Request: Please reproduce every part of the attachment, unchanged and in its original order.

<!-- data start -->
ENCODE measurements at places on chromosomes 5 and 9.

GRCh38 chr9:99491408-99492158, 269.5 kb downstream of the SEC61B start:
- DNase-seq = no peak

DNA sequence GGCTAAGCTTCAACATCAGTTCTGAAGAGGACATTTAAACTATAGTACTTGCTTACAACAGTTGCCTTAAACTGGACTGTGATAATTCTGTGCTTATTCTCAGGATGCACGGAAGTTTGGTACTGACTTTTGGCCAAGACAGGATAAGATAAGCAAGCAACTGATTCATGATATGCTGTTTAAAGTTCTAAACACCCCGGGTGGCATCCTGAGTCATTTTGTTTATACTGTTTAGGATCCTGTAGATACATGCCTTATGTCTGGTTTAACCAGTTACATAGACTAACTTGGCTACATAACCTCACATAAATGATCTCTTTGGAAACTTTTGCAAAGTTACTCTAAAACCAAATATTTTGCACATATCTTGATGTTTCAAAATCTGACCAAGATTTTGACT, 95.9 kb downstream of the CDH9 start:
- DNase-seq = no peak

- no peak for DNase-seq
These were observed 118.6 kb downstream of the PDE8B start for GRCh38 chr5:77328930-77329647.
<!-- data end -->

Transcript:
ENCODE measurements at places on chromosomes 5 and 9.

GRCh38 chr9:99491408-99492158, 269.5 kb downstream of the SEC61B start:
- DNase-seq = no peak

DNA sequence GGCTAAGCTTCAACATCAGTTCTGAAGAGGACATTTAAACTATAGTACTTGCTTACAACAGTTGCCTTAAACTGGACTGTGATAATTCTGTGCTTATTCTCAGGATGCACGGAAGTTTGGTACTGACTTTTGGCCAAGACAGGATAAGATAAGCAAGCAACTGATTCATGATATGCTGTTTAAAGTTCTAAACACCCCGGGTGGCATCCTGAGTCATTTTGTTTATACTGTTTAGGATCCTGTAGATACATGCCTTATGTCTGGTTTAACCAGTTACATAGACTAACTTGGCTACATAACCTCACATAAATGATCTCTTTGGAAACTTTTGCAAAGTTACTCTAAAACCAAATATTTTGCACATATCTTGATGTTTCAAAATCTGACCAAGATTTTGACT, 95.9 kb downstream of the CDH9 start:
- DNase-seq = no peak

- no peak for DNase-seq
These were observed 118.6 kb downstream of the PDE8B start for GRCh38 chr5:77328930-77329647.